This website uses cookies to ensure you have the best experience. Learn more

The Existence And Effects Of Rape Culture In America

735 words - 3 pages

Rape culture, by definition, is, “an environment in which rape is prevalent and in which sexual violence against women is normalized and excused in the media and popular culture” (Marshall University Website). This term was coined in the 1970’s during the start of the American feminist movement. Since then, little of its denotation has been changed; however, its connotation, its applicability to the culture of the United States, and the treatment of victim and committer has been aggressively argued over and changed. The evidence provided from both the media and the stories of those personally affected by rape exhibit not only the definition and reality of America’s rape culture, but also the ...view middle of the document...

” And while the definition can change from state to state, the general meaning stays: sexual acts performed or forced without complete consent from all parties constitutes as rape.

One out of every six American women has been the victim of an attempted or completed rape in her lifetime, and ten percent of all rape victims in America are men, or one in thirty-three, have experienced an attempted or completed rape in their lifetime. Yet, the number of rape-victims willing to report their cases is at a disheartening forty percent. Assuming that each victim has a singular perpetrator and that each rapist has a single victim, out of one hundred cases, only forty will be reported. Out of those forty, only ten of the accused would be arrested. Eight of those ten would be prosecuted, four of those will receive a felony conviction, out of which only three, out of the total one hundred, will even spend a single day in jail, while the rest walk free ( Some may find this confusing, as it could seem to a large number of people that simply reporting the crime would be easier than to hide it. That it would be easy for the victim to just tell someone they trust that an...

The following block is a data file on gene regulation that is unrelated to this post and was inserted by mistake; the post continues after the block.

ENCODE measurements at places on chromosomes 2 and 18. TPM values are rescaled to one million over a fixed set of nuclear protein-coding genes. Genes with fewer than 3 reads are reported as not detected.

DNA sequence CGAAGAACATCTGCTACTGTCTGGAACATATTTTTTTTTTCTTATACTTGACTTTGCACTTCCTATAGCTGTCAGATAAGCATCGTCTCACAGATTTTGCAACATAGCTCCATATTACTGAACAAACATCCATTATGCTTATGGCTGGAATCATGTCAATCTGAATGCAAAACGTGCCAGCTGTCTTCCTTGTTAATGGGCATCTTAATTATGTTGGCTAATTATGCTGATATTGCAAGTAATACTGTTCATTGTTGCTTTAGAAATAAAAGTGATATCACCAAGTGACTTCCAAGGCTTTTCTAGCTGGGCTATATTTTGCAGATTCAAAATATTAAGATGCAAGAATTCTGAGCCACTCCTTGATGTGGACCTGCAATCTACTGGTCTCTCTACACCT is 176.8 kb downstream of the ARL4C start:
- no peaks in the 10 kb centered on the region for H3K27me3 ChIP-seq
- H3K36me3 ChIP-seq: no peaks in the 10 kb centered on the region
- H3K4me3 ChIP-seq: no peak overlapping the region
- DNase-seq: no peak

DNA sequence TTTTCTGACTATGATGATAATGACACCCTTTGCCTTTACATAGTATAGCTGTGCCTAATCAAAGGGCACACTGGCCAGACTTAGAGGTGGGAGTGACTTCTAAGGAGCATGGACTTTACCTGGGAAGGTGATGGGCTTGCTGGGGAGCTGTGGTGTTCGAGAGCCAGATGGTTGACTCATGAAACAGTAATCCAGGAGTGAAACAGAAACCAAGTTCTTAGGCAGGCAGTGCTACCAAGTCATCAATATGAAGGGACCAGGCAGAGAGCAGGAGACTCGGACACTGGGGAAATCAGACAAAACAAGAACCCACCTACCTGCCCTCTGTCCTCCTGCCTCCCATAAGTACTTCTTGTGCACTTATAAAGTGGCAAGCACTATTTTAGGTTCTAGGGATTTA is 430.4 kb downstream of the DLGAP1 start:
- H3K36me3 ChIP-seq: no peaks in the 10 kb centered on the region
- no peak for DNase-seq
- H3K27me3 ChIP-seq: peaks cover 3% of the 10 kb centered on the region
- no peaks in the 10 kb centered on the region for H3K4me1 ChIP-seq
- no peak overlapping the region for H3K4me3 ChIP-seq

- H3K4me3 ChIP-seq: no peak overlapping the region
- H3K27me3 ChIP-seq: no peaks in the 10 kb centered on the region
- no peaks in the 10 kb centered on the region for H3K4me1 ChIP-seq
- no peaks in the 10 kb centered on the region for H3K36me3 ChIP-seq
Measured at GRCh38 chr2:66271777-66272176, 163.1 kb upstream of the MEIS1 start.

Find Another Essay On The Existence and Effects of Rape Culture in America

Waking Up America: The Guise of Coffee Culture and its Harmful Effects

1794 words - 7 pages . Under the guise of Coffee Culture, our choices are being influenced such that there has been a dramatic increase in caffeine consumption and caffeinated products, with a lack of forethought to wellbeing, and sustainable disposal (D’Costa). It is imperative consumers question the impact their caffeine ritual is causing. The companies that have redefined coffee drinking in America have reinvented the way we consume it, with little regard for our